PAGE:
A few times a year I teach woodworking classes. It’s good to spend time out in the real world with new people and with those who have been in earlier classes with me. I’m told I do a good job, and hardly ever does a student run away screaming. The most important things to convey, in my mind are problem solving ability and doing challenging work even if it fills you with terror. As I look back on my career that’s what making furniture is all about; how can we make that with the tools we have on hand and can we generate the courage to cut a square hole in a nice piece of wood we already have considerable time invested in. That and figuring out how much wood to buy are the hard parts.
I will be back at the Marc Adams School of Woodworking for a week in April teaching a group of woodworkers how to make a reproduction of the iconic Gustav Stickley No. 369 bent arm Morris chair. (It looks like this class is “sold out” but you can call the school to get on the waiting list). The picture to the left is the chair I built for the cover of Popular Woodworking Magazine several years ago. The background of the photo is the classroom at MASW when I taught this same class a few years ago. I’ll bring it along again this year. It’s good to have a finished example in the class, but it used to bother me a little when a student would ask a question about the size of something, I would answer the question and the student would then go to the finished chair to measure. I realized that this wasn’t a slight to me, it was a student who was learning to be absolutely sure about what needs to be done before going ahead and doing it.
Rarely do I get stumped for an answer while teaching, but I’m finding it difficult to answer one of the perennial questions woodworkers have before embarking on a project — how much wood do I need? When I run the “CutList” plug in on the SketchUp model of the chair it tells me I need 31.32 Board feet of material. That’s the volume of all the finished parts and the computer doesn’t know exactly how to calculate bent parts, curved parts or parts that sit at an angle. The number is likely high but close. I could spend more time figuring out the size of each piece and how to get the maximum yield from dimensional lumber sizes like the magazines do. But that’s kind of silly because furniture hardwoods don’t come in standard sizes and even if they did, good work demands some thought about what goes where.
You might think I could dig through the receipts from when I made the chair in the first place. At that time I bought lumber once or twice a year in lots of 100 or 200 board feet. The material for this chair came from the leftovers from other projects. That’s the good thing about building one of these, almost all the parts are relatively short and relatively narrow. There are also several parts, like the cores of the thick legs and the curved back rails that are inside other parts. That is a wonderful way to get rid of the stuff that kicks around my shop; pieces too ugly to use but too valuable to toss in with the kindling. If I wanted to make one chair I would head to the supplier with a piece of chalk,my drawings, and cut list in hand. I mark the important parts on the lumber I like the looks of, make sure I have enough for everything and add in one extra piece.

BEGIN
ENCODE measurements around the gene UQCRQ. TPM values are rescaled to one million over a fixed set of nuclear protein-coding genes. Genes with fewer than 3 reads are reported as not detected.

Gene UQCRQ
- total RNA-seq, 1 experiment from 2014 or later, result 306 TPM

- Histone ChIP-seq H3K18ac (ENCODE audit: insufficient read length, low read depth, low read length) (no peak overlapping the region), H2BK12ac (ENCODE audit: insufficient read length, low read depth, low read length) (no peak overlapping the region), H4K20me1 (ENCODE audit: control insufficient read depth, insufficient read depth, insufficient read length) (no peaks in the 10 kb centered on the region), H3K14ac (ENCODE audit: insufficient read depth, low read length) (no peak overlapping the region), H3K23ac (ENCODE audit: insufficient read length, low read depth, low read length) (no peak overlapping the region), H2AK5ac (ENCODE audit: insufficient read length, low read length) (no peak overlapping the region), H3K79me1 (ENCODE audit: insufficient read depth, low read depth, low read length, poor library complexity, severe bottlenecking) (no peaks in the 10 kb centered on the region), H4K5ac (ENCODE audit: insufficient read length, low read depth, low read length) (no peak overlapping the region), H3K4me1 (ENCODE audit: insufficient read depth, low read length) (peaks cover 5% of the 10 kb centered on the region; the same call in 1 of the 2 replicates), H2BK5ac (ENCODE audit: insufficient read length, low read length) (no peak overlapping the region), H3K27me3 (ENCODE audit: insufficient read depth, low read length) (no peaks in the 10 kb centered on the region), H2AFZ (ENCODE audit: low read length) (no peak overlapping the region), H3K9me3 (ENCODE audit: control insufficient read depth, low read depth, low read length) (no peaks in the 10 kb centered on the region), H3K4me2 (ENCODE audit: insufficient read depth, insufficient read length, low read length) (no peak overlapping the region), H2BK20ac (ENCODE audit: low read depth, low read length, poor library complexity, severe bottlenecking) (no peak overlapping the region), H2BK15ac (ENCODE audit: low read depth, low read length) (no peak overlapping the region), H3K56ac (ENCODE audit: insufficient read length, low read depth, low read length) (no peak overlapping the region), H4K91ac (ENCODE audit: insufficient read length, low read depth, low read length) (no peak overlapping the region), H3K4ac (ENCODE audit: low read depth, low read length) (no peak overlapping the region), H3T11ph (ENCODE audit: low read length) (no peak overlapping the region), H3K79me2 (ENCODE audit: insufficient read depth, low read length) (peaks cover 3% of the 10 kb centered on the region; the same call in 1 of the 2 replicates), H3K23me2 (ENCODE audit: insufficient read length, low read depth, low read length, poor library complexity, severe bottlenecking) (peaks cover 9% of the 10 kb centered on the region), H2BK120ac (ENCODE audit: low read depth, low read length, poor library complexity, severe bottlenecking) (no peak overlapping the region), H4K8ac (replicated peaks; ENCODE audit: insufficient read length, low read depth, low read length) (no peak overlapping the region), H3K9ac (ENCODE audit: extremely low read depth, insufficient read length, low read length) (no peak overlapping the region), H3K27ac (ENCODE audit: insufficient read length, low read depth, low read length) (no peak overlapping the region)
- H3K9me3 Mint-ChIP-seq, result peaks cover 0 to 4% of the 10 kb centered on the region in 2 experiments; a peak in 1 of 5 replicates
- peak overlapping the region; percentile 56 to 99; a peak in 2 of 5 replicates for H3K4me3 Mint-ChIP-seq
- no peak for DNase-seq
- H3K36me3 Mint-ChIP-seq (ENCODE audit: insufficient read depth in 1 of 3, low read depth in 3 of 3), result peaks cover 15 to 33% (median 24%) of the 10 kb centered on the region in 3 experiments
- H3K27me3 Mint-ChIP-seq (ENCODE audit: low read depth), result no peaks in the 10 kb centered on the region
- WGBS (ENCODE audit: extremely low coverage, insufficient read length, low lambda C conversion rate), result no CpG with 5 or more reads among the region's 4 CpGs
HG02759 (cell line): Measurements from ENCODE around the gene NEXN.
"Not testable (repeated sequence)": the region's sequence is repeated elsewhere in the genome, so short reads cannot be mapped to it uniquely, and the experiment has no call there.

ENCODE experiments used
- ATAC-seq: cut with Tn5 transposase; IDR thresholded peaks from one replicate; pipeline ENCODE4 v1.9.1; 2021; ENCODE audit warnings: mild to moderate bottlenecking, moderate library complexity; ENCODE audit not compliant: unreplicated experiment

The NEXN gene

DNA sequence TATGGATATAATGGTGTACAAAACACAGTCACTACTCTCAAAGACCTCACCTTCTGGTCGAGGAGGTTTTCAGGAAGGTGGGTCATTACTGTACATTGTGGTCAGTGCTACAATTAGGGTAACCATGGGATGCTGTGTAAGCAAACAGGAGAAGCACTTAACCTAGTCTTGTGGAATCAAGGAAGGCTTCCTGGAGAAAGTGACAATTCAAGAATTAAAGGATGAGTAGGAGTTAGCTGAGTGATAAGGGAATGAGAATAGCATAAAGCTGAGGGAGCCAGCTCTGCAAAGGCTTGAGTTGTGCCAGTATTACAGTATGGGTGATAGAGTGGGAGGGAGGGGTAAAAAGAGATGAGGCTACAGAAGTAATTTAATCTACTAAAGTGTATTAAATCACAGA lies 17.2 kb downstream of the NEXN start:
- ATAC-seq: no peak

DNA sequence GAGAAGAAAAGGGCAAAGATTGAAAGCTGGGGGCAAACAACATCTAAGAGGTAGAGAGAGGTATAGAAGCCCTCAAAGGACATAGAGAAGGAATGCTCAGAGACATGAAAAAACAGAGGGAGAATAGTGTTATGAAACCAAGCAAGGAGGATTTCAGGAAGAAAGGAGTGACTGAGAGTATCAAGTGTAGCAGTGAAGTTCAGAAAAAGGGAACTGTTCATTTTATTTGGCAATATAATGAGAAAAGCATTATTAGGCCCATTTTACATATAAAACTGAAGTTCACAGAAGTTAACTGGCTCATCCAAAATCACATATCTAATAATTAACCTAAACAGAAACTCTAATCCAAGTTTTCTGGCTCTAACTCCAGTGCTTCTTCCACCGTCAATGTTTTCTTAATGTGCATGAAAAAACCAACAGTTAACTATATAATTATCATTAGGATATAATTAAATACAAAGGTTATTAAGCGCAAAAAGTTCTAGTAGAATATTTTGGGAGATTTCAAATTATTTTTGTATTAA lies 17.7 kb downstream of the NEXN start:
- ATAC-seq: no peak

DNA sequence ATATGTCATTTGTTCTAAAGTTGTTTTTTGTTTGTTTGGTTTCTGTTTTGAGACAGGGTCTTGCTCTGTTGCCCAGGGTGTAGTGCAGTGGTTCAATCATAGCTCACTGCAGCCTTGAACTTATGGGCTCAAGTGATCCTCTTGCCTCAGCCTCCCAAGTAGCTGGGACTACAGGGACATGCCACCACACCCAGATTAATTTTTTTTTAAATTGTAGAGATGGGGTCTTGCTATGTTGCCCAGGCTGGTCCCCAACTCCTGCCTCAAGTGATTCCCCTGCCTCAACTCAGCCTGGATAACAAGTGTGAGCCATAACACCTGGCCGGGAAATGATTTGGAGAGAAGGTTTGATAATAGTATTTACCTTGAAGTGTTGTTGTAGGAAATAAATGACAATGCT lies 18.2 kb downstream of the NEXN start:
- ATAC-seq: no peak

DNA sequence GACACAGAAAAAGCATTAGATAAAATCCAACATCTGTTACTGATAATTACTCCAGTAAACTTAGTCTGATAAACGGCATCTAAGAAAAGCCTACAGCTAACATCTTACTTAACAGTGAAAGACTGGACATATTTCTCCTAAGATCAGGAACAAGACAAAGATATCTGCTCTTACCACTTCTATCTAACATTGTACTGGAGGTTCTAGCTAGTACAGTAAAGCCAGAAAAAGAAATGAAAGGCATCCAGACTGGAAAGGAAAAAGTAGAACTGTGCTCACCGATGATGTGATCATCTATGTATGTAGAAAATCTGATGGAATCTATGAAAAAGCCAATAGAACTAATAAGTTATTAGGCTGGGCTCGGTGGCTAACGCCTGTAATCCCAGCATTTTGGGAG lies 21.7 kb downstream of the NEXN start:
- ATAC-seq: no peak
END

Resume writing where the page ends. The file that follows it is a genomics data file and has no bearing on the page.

Before you can decide how much lumber you really need you must determine your position on the spectrum of frugal/don’t want to waste time/want the finished project to look as nice as possible and your level of confidence compared to your tolerance for making one more trip to the lumber yard after you put the square hole in the arm in the wrong location. Before I leave the lumberyard I make this assessment and more often than not throw a second extra piece on the pile.
Several of the folks in the upcoming class are coming from a distance and live in places where quartersawn white oak costs a pretty penny. The main source of this material anywhere in the United States is the Frank Miller Lumber Company of Union City, Indiana. The stuff sold in Colorado or California likely was milled at Frank Miller and who knows how many middlemen added their markup as the wood headed west. The retail store at Franks Miller has reasonable prices and they are close enough to Marc Adams to deliver. But they are too far away and close too early to run over there in the middle of class.
So I’m telling the folks who are ordering rough lumber sight unseen from hundreds of miles away to order 40 board feet of 4/4 material plus one board of 6/4 material for the few parts that are thicker. The guys filling the order are pulling boards from the top of the stack, and each board will average 6-7 board feet. They won’t cut anything to make it exactly 40 board feet, their target is above that, and I bet they ship between 42-45 board feet for a 40 board foot order. The extra piece of 6/4 will be close to six inches wide and 8-10 feet long so that will add another 6-8 board feet making the total purchase about 50 board feet. My sincere hope is that no one calls them up and says “send me 31.32 board feet”.
If all goes well in the class, there will be plenty of material and plenty of leftovers. Someone will show up with barely enough material and someone else will bring enough stuff for two or three chairs. If disaster strikes I’m counting on those with extra to help out those who need it. Woodworkers are good people who do that sort of thing.
If you want to make one of these and can’t get in the upcoming class, I have complete drawings for the Gustav Stickley No. 369 Morris chair available either in PDF format for you to download and print or as large format prints.